while (valid_guess == 0)
        {
            printf(">>> ");
            fgets(line, SiZE, stdin);                // read a line of size at most SIZE-1
            p_current_guess[0] = line[0];            // keep first character
            p_current_guess[1] = '\0';
            ...
    
  2. Robust but slightly more complex

    /**
     * Read a line and only keep the first character
     *
     * Syntax: char * fgetfirst(dest, fd);
     *
     * Parameters:
     *  dest: points to a buffer of size at least 2 that will recieve the
     *         first character followed with a null
     *  fd  : FILE* from which to read
     *
     * Return value: dest if one character was successfully read, else NULL
     */
    char *readfirst(dest, fd) {
    #define SIZE 256              // may be adapted
        char buf[SIZE];
        char *cr = NULL;          // return value initialized to NULL if nothing can be read
        for (;;) {
            if(NULL == fgets(buff, sizeof(buff), fd)) return cr; // read error or end of file
            if (0 == strcspn(buff, "\n")) return cr;             // end of file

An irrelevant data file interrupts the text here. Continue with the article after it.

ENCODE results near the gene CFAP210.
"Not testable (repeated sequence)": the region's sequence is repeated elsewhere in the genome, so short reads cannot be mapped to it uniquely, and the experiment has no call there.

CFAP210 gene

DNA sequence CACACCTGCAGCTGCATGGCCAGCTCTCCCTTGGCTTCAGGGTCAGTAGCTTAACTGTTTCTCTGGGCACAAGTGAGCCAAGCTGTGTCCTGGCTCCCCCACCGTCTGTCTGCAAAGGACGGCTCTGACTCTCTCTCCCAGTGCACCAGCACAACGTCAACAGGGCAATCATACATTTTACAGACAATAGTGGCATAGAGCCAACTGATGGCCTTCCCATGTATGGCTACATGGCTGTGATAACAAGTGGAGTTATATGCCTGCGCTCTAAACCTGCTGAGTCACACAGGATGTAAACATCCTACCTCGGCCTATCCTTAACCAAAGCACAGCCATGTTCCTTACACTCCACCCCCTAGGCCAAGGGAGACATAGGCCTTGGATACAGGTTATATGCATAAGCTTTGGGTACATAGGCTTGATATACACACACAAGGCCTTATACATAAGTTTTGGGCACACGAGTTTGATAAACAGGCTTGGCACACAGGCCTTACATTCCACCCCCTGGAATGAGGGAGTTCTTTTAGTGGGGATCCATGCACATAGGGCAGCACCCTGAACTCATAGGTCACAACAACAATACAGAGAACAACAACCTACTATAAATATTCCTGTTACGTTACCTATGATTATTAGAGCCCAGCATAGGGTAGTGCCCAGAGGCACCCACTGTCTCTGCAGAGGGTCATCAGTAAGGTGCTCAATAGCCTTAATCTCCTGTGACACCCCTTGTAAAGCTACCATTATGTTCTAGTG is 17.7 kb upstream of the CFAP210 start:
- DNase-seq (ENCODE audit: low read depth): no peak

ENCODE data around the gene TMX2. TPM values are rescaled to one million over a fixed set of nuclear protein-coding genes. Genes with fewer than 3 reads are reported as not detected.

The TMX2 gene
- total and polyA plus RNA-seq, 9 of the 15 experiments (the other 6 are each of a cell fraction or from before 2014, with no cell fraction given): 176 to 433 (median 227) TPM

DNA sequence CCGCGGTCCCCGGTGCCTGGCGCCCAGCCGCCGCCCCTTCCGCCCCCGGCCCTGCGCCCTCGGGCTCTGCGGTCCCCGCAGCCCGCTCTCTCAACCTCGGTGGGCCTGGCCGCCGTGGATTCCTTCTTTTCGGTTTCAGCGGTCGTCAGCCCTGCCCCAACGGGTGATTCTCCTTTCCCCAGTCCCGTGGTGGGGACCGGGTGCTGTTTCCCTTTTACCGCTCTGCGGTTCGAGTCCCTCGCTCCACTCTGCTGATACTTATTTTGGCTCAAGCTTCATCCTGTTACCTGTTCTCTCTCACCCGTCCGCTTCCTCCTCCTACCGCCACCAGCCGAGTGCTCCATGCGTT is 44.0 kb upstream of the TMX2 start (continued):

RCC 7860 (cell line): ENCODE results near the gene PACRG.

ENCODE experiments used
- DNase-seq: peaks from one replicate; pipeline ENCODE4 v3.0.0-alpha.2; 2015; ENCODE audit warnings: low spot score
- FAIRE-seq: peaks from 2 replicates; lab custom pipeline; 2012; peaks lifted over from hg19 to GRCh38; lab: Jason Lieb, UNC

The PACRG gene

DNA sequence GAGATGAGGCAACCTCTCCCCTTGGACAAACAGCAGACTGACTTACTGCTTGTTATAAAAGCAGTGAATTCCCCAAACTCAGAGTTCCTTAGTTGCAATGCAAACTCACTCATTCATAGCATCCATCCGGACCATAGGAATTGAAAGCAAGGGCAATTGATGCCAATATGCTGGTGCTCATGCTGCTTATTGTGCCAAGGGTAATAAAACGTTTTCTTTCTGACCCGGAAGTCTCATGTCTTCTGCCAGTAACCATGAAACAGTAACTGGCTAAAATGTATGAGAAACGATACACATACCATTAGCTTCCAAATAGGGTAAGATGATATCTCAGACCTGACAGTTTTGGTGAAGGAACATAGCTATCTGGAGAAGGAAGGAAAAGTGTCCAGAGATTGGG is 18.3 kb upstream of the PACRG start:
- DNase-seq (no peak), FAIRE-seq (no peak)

if (cr == NULL) {                                    // first read:
                cr = dest;                        //  prepare to return first char
                dest[0] = buff[0];
                dest[1] = 0;
            }
        }
    }
    

    You can then use it simply in your code:

    void read_guess(char *guesses, char *p_current_guess)
    {
        int valid_guess = 0;
    
        // Repeatedly takes input until guess is valid
        while (valid_guess == 0)
        {
            printf(">>> ");
            fgetfirst(p_current_guess, stdin);
    

A beginners' guide away from scanf(), C is a very low-level language and one consequence of that is the following: Rule 1: scanf() is not for reading input, it's for parsing input. #include <stdio.h> int main(void) { char name[12]; printf("What's your name? So you have a way to check whether the whole string was converted. base allows you� Code three consecutive getchar() functions to read the characters. Format the result like this: The three characters are 'a', 'b', and 'c' where these characters — a, b, and c — would be replaced by the program’s input. The program you create in Exercise 4 waits for three characters.